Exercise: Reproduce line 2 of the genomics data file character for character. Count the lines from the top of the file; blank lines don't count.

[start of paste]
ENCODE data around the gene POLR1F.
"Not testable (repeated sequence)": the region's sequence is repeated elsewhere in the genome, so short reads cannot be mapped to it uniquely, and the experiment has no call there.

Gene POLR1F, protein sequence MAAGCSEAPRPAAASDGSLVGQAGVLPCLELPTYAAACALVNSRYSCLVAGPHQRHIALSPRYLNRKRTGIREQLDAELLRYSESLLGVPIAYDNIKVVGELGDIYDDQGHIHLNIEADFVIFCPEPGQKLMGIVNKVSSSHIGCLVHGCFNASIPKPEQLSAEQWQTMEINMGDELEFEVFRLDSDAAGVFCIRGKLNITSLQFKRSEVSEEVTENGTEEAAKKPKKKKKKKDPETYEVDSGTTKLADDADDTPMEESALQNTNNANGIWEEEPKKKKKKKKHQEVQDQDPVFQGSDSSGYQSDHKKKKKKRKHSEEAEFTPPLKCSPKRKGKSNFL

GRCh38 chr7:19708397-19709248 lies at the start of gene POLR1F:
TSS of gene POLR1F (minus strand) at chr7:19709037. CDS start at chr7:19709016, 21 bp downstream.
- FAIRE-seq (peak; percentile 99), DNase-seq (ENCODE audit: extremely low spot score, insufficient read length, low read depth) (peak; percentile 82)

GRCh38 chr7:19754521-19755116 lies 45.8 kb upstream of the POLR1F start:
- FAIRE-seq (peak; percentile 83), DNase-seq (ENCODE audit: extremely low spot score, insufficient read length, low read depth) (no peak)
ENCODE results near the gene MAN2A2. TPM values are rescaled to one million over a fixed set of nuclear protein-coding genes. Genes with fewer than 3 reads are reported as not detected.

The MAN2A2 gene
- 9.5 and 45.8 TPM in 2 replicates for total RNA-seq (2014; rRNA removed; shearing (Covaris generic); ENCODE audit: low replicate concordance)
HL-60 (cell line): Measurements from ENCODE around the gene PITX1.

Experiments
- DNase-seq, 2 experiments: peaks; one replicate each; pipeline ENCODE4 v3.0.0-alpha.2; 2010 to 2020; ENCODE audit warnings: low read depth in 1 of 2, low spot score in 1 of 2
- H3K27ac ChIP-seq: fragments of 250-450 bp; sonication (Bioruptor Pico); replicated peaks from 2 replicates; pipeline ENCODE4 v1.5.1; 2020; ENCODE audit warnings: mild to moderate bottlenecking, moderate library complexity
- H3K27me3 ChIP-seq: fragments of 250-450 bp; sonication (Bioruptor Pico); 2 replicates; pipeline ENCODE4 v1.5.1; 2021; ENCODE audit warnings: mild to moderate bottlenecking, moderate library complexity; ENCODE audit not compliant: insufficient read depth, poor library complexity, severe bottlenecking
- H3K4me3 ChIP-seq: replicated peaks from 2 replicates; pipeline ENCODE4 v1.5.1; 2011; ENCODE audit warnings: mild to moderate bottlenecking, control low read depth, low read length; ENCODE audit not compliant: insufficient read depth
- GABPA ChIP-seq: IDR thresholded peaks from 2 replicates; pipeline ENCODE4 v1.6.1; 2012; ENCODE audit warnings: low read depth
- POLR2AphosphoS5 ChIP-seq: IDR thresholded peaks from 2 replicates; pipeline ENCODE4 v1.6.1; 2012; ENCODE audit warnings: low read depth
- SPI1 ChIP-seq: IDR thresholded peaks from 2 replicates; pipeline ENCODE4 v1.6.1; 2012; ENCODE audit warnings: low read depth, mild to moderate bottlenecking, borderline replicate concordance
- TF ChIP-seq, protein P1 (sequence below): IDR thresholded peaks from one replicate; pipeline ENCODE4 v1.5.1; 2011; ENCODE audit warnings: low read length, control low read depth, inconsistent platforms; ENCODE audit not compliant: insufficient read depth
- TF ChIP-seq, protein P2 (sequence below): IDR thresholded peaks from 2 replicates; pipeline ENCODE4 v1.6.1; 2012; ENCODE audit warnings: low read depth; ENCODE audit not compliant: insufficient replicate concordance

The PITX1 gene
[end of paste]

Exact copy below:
"Not testable (repeated sequence)": the region's sequence is repeated elsewhere in the genome, so short reads cannot be mapped to it uniquely, and the experiment has no call there.